Kant – What Is Enlightenment?

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In one sentence, enlightenment is man's emergence from his self-incurred immaturity.
What is immaturity? "Immaturity is the inability to use one's own understanding without the guidance of another." If someone doesn't have the courage to use his or her understanding, in that case, the immaturity is self-incured.
The motto of enlightenment is therefore: Sapere aude! Have courage to use your own understanding!

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14 Comments

  1. Very interesting, havent given this much thought before.
    Btw, what is that jazz in the background?

  2. In my experience through enlightenment, it was more than immaturity.  It was really scary because the more I thought, the more it began to challenge everything that was considered true.

    • you need to follow Descartes’s 4 laws in that case by relying on your reason above all.
      1- Don’t accept anything as true unless it’s evident (to avoid or prevent hasty conclusions);
      2- Dissect or divide any given problem into the largest amount of parts possible, for a simpler analysis;
      3- Start with simpler objects to slowly progress towards increasingly difficult objects of study;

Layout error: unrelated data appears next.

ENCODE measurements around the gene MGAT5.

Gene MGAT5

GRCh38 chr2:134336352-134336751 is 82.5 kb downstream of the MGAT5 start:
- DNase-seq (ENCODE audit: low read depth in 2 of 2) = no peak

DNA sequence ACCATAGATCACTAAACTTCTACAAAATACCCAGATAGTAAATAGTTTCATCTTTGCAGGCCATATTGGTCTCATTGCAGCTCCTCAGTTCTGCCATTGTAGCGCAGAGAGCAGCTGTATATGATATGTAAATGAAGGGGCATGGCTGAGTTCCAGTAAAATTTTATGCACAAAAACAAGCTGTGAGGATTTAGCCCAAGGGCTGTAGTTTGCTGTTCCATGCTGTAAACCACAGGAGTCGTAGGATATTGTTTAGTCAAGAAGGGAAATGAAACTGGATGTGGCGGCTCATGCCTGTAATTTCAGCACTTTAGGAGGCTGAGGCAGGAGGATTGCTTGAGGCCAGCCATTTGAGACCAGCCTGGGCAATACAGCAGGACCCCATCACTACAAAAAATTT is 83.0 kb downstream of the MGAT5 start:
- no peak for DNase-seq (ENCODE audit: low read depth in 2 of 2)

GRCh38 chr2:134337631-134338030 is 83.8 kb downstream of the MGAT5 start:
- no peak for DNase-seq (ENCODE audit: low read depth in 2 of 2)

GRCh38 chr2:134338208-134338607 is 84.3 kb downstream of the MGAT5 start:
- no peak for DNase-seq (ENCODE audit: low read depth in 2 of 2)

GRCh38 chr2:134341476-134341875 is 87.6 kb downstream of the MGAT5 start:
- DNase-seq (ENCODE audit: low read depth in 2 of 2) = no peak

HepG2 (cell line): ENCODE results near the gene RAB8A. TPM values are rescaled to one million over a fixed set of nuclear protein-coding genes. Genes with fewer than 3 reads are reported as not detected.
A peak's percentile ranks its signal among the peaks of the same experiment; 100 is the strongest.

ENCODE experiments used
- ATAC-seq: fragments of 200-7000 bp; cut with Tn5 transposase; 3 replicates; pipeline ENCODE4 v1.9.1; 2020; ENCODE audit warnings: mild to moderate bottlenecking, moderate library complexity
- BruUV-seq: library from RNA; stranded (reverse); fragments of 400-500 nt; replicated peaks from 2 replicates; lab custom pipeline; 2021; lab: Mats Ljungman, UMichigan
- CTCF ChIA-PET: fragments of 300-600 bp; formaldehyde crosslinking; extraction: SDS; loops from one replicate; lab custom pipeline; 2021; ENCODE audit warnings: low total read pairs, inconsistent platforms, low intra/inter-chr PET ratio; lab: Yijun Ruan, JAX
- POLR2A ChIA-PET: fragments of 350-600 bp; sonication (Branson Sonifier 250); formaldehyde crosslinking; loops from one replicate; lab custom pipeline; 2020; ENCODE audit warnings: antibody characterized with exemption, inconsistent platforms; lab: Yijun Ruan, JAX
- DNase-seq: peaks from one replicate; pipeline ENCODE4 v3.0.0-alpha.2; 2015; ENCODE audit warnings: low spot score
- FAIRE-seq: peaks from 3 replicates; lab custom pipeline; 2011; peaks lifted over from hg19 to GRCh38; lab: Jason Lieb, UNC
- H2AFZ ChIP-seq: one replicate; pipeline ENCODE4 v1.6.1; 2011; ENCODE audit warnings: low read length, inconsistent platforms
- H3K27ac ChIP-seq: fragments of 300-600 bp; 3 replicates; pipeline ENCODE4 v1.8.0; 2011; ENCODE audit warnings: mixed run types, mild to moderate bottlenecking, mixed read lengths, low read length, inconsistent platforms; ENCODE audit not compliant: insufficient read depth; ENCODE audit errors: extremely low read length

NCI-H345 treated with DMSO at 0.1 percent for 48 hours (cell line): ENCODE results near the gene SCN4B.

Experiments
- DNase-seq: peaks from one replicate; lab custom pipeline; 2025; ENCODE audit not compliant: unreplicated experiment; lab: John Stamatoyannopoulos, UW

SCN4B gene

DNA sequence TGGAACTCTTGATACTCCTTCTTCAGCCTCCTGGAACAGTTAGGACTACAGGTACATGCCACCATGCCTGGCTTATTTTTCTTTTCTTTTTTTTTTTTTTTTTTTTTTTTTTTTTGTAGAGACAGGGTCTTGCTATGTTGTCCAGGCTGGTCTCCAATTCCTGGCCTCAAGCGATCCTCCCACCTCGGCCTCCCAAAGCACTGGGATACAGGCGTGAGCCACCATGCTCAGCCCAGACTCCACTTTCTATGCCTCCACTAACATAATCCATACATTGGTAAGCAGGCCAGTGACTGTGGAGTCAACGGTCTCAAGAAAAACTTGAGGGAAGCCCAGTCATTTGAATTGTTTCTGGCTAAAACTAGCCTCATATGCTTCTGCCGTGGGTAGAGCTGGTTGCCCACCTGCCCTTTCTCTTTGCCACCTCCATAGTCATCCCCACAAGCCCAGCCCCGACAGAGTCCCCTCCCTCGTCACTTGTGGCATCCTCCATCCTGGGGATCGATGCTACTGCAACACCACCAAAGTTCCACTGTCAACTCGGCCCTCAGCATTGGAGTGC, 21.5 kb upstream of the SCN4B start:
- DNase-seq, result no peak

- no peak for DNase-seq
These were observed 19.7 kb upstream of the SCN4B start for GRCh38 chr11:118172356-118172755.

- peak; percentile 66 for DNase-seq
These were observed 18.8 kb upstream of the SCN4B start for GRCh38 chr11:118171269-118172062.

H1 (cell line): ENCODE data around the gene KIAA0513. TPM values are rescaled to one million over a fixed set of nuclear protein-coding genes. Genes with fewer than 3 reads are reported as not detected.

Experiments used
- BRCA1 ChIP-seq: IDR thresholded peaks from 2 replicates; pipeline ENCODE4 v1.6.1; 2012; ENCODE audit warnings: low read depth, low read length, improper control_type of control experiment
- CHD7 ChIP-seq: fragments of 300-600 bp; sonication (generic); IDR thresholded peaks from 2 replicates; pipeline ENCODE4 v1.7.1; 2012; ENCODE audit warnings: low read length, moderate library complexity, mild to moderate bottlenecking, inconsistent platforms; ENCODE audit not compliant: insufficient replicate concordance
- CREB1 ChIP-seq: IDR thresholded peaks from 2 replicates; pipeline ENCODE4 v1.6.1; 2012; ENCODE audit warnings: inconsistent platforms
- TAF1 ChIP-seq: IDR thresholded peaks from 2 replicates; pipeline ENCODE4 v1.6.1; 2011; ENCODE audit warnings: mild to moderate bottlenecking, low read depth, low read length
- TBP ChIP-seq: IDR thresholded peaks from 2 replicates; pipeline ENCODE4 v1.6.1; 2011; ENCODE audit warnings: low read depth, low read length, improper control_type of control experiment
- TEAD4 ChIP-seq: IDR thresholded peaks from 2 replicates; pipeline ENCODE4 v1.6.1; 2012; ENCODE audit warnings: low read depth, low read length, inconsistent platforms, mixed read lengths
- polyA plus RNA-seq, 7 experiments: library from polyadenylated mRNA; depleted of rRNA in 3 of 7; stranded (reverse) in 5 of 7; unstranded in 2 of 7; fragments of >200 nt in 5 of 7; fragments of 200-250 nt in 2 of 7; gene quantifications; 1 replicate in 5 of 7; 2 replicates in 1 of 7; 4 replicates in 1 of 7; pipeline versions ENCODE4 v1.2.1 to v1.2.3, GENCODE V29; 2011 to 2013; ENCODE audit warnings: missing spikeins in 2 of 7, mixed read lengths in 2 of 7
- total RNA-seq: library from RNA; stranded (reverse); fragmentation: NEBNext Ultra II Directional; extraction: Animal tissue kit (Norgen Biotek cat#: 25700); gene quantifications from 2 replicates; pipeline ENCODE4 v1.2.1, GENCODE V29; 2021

4- Be circumspect, and carefully review the progress made to be sure that nothing’s been left out.
      Of course doing all that but first you need to break free from others’ opinions and your own appetites to consider things exactly how they are, regardless of how you see them. Looking inward and seeing what you can dig out by means of your reason alone.

  3. In his essay, ‘An Answer to the Question: What Is Enlightenment’ (1784), Immanuel Kant
    defines Enlightenment as ‘man’s emergence from his self-imposed immaturity’. However, he
    goes on to state that ‘it is difficult for any individual man to work himself out of… immaturity’.
    Why is this? What obstacles to enlightenment — what he calls ‘shackles’ — does Kant name?
    Discuss the key points of Kant’s argument and describe in particular the type of freedom Kant
    sees as a requirement for enlightenment to occur.

  4. I’m still a bit fuzzy on the ‘private’ vs ‘public’ use of reason. What would constitute ‘private’ use, and why does it seem that Kant is opposed to this, or at least views it as less important?

    • I think it has to do with how reason and knowledge were considered the properties of the upper class (thus private). Knowledge and reason weren’t necessarily public. Kant probably wanted all men, including the lower classes to think freely and use reason publicly, share their thoughts, etc. (Just my take on it)

  5. I don’t need Kant’s definition of the Enlightenment: I can hitch up my big boy pants and think for myself.

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